University of Pennsylvania researchers have successfully genetically engineered the immune cells of 12 HIV positive patients to resist infection, and decreased the viral loads of some patients taken off antiretroviral drug therapy (ADT) entirely—including one patient whose levels became undetectable.
Even the mildest form of a traumatic brain injury, better known as a concussion, can deal permanent, irreparable damage. Now, an interdisciplinary team of researchers at the University of Pennsylvania is using mathematical modeling to better understand the mechanisms at play in this kind of injury, with an eye toward protecting the brain from its long-term consequences.
Whether it is playing a piano sonata or acing a tennis serve, the brain needs to orchestrate precise, coordinated control over the body’s many muscles. Moreover, there needs to be some kind of feedback from the senses should any of those movements go wrong.
With the number of city dwellers expected to double in the next 30 years, bringing the tally to 7 billion city inhabitants worldwide, urbanization poses a wide range of critical issues, including housing, education, food security, energy, crime, economic development, income equality and public health.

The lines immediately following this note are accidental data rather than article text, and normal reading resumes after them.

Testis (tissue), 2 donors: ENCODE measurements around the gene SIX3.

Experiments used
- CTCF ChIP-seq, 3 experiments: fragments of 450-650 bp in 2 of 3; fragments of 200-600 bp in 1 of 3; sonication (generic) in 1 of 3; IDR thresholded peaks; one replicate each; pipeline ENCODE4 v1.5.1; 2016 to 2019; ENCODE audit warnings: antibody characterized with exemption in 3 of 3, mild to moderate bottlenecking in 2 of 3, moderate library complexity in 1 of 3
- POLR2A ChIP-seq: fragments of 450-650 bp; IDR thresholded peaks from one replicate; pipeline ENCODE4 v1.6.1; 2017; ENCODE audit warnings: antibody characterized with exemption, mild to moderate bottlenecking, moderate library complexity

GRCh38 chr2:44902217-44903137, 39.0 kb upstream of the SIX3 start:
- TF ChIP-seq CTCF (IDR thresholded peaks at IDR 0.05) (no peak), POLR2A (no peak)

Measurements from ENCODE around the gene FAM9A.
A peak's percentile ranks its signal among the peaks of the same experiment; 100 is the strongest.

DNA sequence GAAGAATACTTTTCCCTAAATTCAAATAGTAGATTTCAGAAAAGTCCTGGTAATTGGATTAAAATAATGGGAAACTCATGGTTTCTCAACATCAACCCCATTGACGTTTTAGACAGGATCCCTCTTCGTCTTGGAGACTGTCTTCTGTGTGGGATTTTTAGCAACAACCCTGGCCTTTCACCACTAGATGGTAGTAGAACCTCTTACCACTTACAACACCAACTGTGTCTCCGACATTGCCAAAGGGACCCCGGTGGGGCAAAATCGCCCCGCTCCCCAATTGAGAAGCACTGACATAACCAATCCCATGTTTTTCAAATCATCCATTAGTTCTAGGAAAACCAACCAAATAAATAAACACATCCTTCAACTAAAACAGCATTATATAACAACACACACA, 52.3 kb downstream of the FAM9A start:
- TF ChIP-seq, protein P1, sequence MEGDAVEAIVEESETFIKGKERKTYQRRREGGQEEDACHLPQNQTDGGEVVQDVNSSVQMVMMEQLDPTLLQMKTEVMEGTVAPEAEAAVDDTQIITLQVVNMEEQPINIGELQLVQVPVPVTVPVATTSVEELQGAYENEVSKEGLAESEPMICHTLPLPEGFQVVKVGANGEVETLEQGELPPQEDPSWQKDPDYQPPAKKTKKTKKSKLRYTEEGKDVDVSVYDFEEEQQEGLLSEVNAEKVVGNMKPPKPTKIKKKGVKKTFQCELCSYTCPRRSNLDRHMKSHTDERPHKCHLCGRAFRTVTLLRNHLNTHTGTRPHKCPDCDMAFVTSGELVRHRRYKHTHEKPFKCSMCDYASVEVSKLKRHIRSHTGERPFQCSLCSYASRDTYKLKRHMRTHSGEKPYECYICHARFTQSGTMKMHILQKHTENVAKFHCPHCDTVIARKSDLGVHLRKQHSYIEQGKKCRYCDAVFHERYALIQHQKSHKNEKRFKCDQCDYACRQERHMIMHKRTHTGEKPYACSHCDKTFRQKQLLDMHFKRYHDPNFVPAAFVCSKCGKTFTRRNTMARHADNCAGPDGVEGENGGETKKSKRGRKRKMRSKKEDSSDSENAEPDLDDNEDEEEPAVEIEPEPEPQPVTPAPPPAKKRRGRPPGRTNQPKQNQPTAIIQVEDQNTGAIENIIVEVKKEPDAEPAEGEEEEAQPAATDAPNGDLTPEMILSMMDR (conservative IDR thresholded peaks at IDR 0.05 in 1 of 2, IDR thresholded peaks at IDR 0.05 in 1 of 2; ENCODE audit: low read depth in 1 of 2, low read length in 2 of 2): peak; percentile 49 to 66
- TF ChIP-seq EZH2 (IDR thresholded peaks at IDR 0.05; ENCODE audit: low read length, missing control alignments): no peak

Adult stem cells and cancer cells have many things in common, including an ability to migrate through tiny gaps in tissue. Both types of cells also experience a trade-off when it comes to this ability; having a flexible nucleus makes migration easier but is worse at protecting the nucleus’ DNA compared to a stiffer nucleus.
|WHAT:||“Research to Practice: Building Scholarship Critical to Building a Sustainable Urban Future,” a discussion hosted by the Penn Institute for Urban Research and HUD-sponsored dialogue in advance of the U.S.|
Three University of Pennsylvania faculty members are among this year’s Sloan Fellowship recipients. Since 1955, the Alfred P. Sloan Foundation has granted yearly fellowships to early-career scientists and scholars whose achievements and potential identify them the next generation of scientific leaders.
Penn Study Finds Topiramate Reduces Heavy Drinking Among Patients Seeking to Cut Down on Alcohol Consumption
Heavy drinking is common in the United States and takes a personal and societal toll, with an annual estimated cost of $223.5 billion due to losses in workplace productivity, health care and criminal justice expenses.
Mental Health Patients up to Four Times More Likely to Be Infected with HIV, Penn Medicine Study Finds
People receiving mental health care are up to four times more likely to be infected with HIV than the general population, according to a new study published Feb.